Jackson, Mississippi-based Duvall Decker Architects have unveiled designs for a expansive municipal campus for the city of Springdale, Arkansas. When completed, the 120,000-square-foot complex will consolidate a number of municipal departments in order to better serve the surrounding community. The project will include a much-needed new police facility, a state district court, and also encompass a renovated city administrative building. Springdale has seen a massive population increase in the last 20 years, and the current 43,000-square-foot city building can no longer handle the needs of the city. The police force has also grown from a staff of 75 to 200 in that time, and the court now hears an additional 20,000 more cases per year. Understanding that the city may continue to grow, Duvall Decker’s design allows for future additions. The new campus will fit into an earlier master plan, which has guided the revival of the city’s downtown. That master plan is designed to connect a number of civic and recreational green spaces, including a bike trail that connects Fayetteville to Bentonville through Springdale. The new municipal complex will sit along this corridor, and will be the anchor for a new civic hub in the city. Duvall Decker were awarded a 2017 Architectural League Emerging Voices award and have worked extensively on civic and cultural buildings throughout the South. Currently working through the planning phases of the project, Duvall Decker worked with public safety and court consultants from Dewberry Architects and partnered with local firm Hight Jackson Associates.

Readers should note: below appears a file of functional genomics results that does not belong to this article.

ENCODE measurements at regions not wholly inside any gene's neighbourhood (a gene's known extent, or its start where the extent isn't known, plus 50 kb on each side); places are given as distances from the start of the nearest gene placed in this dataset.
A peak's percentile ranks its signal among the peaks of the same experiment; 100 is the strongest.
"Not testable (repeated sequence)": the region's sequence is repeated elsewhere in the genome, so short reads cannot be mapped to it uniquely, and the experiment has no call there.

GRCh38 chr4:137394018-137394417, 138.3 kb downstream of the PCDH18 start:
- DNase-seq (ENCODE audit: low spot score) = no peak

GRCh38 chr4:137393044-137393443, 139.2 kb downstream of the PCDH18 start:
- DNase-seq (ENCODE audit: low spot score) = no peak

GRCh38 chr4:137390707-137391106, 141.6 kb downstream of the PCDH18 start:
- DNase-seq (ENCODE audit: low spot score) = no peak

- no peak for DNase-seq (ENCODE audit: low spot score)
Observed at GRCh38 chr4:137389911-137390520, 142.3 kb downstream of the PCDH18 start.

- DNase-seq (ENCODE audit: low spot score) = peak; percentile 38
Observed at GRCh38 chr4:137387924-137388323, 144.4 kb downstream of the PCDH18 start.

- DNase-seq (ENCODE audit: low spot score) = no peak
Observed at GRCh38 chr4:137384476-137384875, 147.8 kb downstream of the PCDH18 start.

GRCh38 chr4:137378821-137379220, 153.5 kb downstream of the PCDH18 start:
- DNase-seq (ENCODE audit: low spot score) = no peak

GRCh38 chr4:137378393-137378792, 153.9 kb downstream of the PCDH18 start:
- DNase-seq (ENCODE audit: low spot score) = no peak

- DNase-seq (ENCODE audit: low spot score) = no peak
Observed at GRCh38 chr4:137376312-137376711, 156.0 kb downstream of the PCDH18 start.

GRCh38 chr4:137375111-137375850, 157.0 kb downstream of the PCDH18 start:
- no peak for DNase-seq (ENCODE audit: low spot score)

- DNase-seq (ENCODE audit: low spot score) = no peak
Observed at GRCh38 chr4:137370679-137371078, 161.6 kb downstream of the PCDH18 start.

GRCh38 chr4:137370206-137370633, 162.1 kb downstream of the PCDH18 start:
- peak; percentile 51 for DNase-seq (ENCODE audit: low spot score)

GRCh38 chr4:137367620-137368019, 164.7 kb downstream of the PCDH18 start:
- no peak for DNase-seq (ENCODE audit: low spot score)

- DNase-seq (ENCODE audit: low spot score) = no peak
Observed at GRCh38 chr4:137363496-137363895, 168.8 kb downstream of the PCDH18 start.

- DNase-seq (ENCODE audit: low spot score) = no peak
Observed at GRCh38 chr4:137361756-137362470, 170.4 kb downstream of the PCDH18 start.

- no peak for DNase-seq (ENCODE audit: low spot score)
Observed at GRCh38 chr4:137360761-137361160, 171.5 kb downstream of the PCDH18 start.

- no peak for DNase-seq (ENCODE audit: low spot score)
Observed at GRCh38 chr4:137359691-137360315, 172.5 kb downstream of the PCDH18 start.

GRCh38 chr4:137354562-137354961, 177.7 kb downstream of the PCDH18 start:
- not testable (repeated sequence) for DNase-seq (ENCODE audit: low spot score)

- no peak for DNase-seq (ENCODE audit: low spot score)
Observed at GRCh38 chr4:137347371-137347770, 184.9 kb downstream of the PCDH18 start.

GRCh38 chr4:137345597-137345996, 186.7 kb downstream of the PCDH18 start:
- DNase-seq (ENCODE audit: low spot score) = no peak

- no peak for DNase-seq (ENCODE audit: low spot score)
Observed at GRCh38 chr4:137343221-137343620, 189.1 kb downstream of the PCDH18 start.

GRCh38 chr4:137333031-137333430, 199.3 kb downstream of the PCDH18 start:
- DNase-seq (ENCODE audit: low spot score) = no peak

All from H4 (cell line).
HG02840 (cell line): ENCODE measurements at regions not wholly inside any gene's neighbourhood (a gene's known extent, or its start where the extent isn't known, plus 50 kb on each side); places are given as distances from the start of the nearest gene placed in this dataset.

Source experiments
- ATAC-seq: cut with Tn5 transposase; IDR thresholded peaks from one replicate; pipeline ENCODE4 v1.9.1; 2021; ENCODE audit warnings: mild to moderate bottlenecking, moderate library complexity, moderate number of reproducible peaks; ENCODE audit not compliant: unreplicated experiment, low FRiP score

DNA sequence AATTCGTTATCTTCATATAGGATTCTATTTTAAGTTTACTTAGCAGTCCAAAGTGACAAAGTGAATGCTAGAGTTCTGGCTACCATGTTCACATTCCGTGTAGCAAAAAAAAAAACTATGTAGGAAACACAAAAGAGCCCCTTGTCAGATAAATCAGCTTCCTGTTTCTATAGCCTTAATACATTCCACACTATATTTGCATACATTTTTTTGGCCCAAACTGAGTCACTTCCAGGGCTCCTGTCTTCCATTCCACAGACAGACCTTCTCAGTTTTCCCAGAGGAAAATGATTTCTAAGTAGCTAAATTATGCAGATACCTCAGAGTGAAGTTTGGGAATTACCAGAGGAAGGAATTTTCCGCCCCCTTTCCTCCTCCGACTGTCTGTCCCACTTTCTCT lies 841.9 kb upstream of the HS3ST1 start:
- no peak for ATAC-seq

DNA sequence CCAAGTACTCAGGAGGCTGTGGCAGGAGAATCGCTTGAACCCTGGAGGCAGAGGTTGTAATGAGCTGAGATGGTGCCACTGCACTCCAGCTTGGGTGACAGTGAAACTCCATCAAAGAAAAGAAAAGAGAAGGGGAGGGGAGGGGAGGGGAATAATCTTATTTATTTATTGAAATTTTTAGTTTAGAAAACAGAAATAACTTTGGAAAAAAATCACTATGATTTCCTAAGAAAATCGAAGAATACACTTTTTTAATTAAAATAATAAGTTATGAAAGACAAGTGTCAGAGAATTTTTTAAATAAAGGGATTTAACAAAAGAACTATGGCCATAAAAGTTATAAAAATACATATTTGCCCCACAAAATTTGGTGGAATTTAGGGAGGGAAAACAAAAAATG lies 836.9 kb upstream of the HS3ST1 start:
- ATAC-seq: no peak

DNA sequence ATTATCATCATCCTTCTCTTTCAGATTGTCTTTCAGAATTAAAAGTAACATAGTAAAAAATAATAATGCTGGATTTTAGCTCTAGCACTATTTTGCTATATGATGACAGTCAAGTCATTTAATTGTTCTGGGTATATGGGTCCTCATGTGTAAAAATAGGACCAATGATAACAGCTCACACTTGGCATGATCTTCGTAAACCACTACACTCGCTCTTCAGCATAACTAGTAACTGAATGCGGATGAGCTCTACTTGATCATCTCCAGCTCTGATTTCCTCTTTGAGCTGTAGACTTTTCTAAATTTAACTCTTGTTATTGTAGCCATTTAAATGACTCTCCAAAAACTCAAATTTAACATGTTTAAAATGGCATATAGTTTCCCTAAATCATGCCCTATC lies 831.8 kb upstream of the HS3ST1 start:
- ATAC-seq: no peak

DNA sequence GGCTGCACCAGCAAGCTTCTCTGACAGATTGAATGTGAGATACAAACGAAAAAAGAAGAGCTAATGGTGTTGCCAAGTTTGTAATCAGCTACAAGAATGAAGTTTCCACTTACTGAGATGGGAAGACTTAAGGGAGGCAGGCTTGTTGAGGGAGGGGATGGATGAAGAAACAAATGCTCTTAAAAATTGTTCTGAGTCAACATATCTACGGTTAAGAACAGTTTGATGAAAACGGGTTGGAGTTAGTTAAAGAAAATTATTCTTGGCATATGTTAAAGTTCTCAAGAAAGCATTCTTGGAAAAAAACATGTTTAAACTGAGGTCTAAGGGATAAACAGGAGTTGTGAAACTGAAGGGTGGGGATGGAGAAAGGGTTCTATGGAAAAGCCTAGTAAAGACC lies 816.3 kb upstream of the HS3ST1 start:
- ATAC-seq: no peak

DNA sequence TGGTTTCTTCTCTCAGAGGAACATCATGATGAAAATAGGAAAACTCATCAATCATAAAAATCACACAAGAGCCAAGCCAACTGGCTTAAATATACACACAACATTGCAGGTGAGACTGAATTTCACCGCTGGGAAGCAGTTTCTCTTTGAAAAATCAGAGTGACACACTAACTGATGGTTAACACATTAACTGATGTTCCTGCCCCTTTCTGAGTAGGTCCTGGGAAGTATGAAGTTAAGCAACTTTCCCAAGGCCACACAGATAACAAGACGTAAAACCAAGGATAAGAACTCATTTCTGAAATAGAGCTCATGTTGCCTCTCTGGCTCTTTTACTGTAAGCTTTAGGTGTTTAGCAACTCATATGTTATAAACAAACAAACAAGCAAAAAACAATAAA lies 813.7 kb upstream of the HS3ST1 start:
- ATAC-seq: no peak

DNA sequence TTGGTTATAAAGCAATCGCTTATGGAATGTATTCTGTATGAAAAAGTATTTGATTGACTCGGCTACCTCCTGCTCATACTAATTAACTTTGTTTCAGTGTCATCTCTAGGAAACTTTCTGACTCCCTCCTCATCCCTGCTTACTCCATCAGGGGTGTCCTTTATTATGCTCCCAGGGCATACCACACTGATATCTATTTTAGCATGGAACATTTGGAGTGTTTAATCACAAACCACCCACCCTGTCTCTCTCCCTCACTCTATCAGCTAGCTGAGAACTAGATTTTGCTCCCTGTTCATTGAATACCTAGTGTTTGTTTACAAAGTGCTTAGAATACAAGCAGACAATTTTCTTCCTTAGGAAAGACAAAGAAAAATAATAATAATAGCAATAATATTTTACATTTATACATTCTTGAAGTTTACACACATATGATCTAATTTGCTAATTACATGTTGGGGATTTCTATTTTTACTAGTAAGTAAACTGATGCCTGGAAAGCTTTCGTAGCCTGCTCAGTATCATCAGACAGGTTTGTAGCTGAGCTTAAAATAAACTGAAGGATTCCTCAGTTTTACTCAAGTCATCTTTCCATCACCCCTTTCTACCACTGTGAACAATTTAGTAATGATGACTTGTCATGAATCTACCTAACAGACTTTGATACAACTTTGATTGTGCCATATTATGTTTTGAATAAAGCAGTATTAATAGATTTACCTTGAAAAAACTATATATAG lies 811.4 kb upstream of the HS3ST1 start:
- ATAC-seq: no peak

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New exhibition at the Arkansas Art Center highlights the early works of Ansel Adams

Ansel Adams: Early Works, the first exhibition of Ansel Adams’s photography hosted by the Arkansas Arts Center, will showcase 41 prints done by Adams from the 1920s through the 1950s, highlighting his small-scale images. Adams was known for his photography of natural sites such as Yosemite National Park, Sequoia National Park, and the Sierra Nevadas, and this exhibition will tie into the completion of the 100th anniversary of the National Park System. According to the Arkansas Arts Center, Adams wasb a “photographer, musician, naturalist, explorer, critic, and teacher, was a giant in the field of American landscape photography. His work can be viewed as the end of an arc of American art concerned with capturing the ‘sublime’ in the unspoiled Western landscape.”

Ansel Adams: Early Works Arkansas Arts Center 501 East 9th Street, Little Rock, Arkansas Through April 16, 2017

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United States Marshals Museum moves closer to construction